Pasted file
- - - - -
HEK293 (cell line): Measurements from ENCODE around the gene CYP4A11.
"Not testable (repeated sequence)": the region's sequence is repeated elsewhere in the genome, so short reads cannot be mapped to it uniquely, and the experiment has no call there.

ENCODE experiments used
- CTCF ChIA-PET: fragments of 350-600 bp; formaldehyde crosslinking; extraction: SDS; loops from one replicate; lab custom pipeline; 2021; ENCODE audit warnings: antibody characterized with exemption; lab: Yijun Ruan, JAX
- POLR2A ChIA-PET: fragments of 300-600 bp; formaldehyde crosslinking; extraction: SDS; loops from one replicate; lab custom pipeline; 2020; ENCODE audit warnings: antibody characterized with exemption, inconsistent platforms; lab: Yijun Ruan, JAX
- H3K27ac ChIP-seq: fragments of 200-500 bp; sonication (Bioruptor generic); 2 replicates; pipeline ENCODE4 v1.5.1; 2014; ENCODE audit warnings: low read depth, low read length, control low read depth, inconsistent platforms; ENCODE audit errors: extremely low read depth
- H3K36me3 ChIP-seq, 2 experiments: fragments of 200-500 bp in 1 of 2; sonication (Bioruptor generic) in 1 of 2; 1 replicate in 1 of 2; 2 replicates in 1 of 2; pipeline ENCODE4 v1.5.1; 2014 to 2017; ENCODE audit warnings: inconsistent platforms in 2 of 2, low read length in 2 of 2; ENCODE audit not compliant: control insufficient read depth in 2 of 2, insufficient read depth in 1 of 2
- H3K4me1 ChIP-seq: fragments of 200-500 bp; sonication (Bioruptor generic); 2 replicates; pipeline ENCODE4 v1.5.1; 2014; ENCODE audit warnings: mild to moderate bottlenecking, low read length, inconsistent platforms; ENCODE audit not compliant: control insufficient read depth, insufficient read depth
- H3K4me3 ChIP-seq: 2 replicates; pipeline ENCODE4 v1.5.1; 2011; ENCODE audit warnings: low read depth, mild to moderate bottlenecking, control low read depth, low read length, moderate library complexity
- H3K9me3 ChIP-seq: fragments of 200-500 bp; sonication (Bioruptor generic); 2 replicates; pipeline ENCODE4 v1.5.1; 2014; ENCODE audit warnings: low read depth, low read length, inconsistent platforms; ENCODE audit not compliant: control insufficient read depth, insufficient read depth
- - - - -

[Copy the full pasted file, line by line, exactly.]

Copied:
HEK293 (cell line): Measurements from ENCODE around the gene CYP4A11.
"Not testable (repeated sequence)": the region's sequence is repeated elsewhere in the genome, so short reads cannot be mapped to it uniquely, and the experiment has no call there.

ENCODE experiments used
- CTCF ChIA-PET: fragments of 350-600 bp; formaldehyde crosslinking; extraction: SDS; loops from one replicate; lab custom pipeline; 2021; ENCODE audit warnings: antibody characterized with exemption; lab: Yijun Ruan, JAX
- POLR2A ChIA-PET: fragments of 300-600 bp; formaldehyde crosslinking; extraction: SDS; loops from one replicate; lab custom pipeline; 2020; ENCODE audit warnings: antibody characterized with exemption, inconsistent platforms; lab: Yijun Ruan, JAX
- H3K27ac ChIP-seq: fragments of 200-500 bp; sonication (Bioruptor generic); 2 replicates; pipeline ENCODE4 v1.5.1; 2014; ENCODE audit warnings: low read depth, low read length, control low read depth, inconsistent platforms; ENCODE audit errors: extremely low read depth
- H3K36me3 ChIP-seq, 2 experiments: fragments of 200-500 bp in 1 of 2; sonication (Bioruptor generic) in 1 of 2; 1 replicate in 1 of 2; 2 replicates in 1 of 2; pipeline ENCODE4 v1.5.1; 2014 to 2017; ENCODE audit warnings: inconsistent platforms in 2 of 2, low read length in 2 of 2; ENCODE audit not compliant: control insufficient read depth in 2 of 2, insufficient read depth in 1 of 2
- H3K4me1 ChIP-seq: fragments of 200-500 bp; sonication (Bioruptor generic); 2 replicates; pipeline ENCODE4 v1.5.1; 2014; ENCODE audit warnings: mild to moderate bottlenecking, low read length, inconsistent platforms; ENCODE audit not compliant: control insufficient read depth, insufficient read depth
- H3K4me3 ChIP-seq: 2 replicates; pipeline ENCODE4 v1.5.1; 2011; ENCODE audit warnings: low read depth, mild to moderate bottlenecking, control low read depth, low read length, moderate library complexity
- H3K9me3 ChIP-seq: fragments of 200-500 bp; sonication (Bioruptor generic); 2 replicates; pipeline ENCODE4 v1.5.1; 2014; ENCODE audit warnings: low read depth, low read length, inconsistent platforms; ENCODE audit not compliant: control insufficient read depth, insufficient read depth